There’s a Reason You Haven’t Heard About the ‘Latino Lives Matter’ Movement

The officer-involved shooting death of Antonio Zambrano-Montes in Washington state has activists wondering about the lack of protest and media attention.
Pasco, Washington, Police Chief Bob Metzger holds a press conference discussing the shooting of Antonio Zambrano-Montes. (Photo: YouTube)
Mar 28, 2015· 3 MIN READ
Britni Danielle is a regular contributor to TakePart. She writes on a variety of subjects for Clutch, Ebony, Jet, and others.

At the press conference earlier this month announcing the Department of Justice’s release of a scathing report on discriminatory practices and bias by the police force of Ferguson, Missouri, Attorney General Eric Holder said the issues plaguing the city’s police department “are not confined to any one city, state, or geographic region.” Indeed, high-profile killings of unarmed African Americans by law enforcement officers in Staten Island, New York; Cleveland; Madison, Wisconsin; and Los Angeles have reignited a debate on police violence and how to (re)build trust between communities of color and those sworn to protect them.

While Ferguson’s ardent protesters have been praised for advocating and achieving change in the wake of firings, resignations, and the possible DOJ lawsuit against the city, many in the Latino community are wondering why a February shooting in Pasco, Washington, hasn’t garnered the same media attention and federal scrutiny.

Why, wondered journalist Raul Reyes on a recent segment of José Díaz-Balart’s MSNBC show, hasn’t the fatal shooting of unarmed Antonio Zambrano-Montes sparked a “Latino Lives Matter” movement?

On the surface, Pasco seems comparable to Ferguson. The small Washington town is 56 percent Latino, but its elected officials and law enforcement agencies are almost all white. Similarly, Ferguson is 67 percent black, but its police force and city council are majority white. Since July 2014, Pasco police have killed three people, including Zambrano-Montes, who was shot 17 times. The horrific shooting was caught on camera and showed the 35-year-old man being gunned down by officers after throwing rocks at passing cars. His death resulted in anger and protests by residents, and this week the Department of Justice said it was sending a federal mediator help soothe tensions in the town.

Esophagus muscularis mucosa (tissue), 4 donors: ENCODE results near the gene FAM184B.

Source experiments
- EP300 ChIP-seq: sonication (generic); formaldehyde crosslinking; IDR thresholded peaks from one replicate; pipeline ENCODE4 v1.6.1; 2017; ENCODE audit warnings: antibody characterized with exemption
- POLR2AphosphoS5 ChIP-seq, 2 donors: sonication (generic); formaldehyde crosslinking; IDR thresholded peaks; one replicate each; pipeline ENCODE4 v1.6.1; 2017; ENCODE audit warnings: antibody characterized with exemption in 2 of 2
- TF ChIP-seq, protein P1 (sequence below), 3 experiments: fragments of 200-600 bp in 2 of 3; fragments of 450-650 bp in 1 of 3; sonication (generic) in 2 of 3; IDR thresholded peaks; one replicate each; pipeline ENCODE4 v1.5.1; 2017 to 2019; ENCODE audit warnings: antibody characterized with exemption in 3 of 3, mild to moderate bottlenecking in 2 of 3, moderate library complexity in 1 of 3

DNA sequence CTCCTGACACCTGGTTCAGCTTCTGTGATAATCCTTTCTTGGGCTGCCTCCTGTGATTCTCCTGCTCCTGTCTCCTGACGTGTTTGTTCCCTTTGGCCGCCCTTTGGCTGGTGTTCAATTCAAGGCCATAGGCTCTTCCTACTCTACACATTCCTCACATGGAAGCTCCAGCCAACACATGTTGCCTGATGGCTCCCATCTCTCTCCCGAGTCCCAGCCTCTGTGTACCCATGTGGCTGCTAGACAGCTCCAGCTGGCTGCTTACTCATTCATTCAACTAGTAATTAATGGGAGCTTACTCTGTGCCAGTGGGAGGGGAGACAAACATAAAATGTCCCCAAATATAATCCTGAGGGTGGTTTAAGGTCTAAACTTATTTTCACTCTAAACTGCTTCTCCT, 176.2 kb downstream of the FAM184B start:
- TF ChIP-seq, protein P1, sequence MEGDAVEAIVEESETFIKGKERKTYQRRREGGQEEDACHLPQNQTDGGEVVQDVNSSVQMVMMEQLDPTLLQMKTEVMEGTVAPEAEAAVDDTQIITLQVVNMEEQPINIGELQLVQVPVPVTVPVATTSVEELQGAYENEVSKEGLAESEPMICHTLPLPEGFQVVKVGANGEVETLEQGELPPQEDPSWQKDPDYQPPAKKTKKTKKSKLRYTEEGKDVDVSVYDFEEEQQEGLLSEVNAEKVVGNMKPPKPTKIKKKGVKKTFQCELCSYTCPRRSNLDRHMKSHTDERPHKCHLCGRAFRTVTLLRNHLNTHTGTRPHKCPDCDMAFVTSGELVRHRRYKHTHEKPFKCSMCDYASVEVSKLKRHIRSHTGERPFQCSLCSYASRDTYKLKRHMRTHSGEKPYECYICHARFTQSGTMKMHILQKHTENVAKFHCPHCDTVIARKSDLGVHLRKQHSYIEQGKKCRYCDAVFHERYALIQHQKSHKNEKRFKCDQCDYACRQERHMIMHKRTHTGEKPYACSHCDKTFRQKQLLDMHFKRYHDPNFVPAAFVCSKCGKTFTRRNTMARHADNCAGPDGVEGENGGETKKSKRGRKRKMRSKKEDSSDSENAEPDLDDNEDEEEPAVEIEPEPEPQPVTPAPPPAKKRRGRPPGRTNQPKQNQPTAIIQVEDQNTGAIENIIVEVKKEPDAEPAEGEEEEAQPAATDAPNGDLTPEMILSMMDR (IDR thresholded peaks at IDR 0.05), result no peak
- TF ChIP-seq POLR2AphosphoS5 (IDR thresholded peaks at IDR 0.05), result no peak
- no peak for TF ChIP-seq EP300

Though it’s clear Pasco has its own challenges, it’s not Ferguson. For days, demonstrators braved militarized police tactics in the St. Louis suburb, calling for change and using social media to spread the “Black Lives Matter” movement across the nation as new incidents occurred. Instead of waiting for mainstream media to cover the story, activists took to Twitter, Vine, Instagram, and streaming to tell it themselves until the media could not look away.

“The Latino population did not respond nationally as African Americans did concerning the killing of African American men by police,” said Nestor Rodriguez, a sociology professor at the University of Texas, Austin. Though Rodriguez noted “police have been killing black and Latino youth for decades,” the swift response by the black community—first on social media, then offline— made the difference in forming a movement, he said.

“When it comes to Latinos, a large percent are immigrants or children of immigrants, so they have a host of issues to deal with in regard to status,” Rodriguez said. “To some extent the Latino community is already overwhelmed by other issues,” such as trying to keep families together.